Whilst it is only possible to speculate on whether the derogatory comments made by Mr Crisp were sufficiently damaging to justify his dismissal (the case not having been reported and Mr Crisp’s comments themselves being unavailable), the case does throw up some interesting points to keep in mind in the context of employee’s postings via social media:

·      Posts made on Facebook sites (and presumably other social networking sites), even potentially outside of working hours, are not beyond the reach of workplace social media policies: Apple was found to have a clear social media policy which prohibited commentary or criticism of Apple products or brand and such prohibition was accepted to be reasonable in this case.

·      It is of little or no defence for an employee to argue that his/her postings are private on the basis of ‘privacy’ settings restricting public viewing of his/her wall: here the Tribunal decided that there was nothing to prevent friends of Mr Crisps from copying and passing on his comments.

·      Employers who can establish the potential damage that might be done to their brand or reputation and who have put in place comprehensive social media policies prohibiting derogatory remarks about their businesses have a good chance of being able to rely on the policy to counter employment claims from employees who are disciplined or even dismissed in response to breaches of that policy.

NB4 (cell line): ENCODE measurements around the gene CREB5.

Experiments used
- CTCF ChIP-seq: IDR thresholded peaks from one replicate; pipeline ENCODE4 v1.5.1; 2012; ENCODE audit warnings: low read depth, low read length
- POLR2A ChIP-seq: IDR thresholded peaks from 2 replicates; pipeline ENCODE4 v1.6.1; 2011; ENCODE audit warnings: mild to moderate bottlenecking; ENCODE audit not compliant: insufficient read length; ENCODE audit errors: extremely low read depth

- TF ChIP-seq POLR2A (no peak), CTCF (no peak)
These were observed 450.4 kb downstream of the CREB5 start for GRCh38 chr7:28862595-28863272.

Turning back to the case to be brought against THT, it is understood that Mr Smith is bringing claims for interference with his rights of free speech, religious liberty and breach of contract. Whilst it is difficult to anticipate how that claim will fare without details of THT’s social media policy or the extent to which Mr Smith’s profile linked him to THT, it would seem that he may have an uphill struggle to establish that his actions fell beyond the scope of the trust’s policy. Whether the trust’s response to demote Mr Smith was reasonable will be another question for the Tribunal.

As a final word, employers might want to keep in mind that whilst a comprehensive social media policy can be useful in circumstances where employees’ social networking activities can potentially cause serious harm to the business, sometimes taking drastic steps such as those chosen by Apple may ultimately cause far more damage in terms of PR and brand image than those which could ever have been caused by a single employee’s Facebook post. For Apple, whose brand aficionados perhaps tend to veer on the tecchie side of the spectrum and be prolific social media enthusiasts, this news will not fit so well with the modern brand that Apple tries so hard to perpetuate.

Anna Birtwistle, associate, CM Murray LLP @AnnaYoshica

1 It is worth noting however that gay rights groups have called for the reinstatement of Mr Smith saying that his views are not particularly homophobic and advocating Mr Smiths right to expression in a democratic society.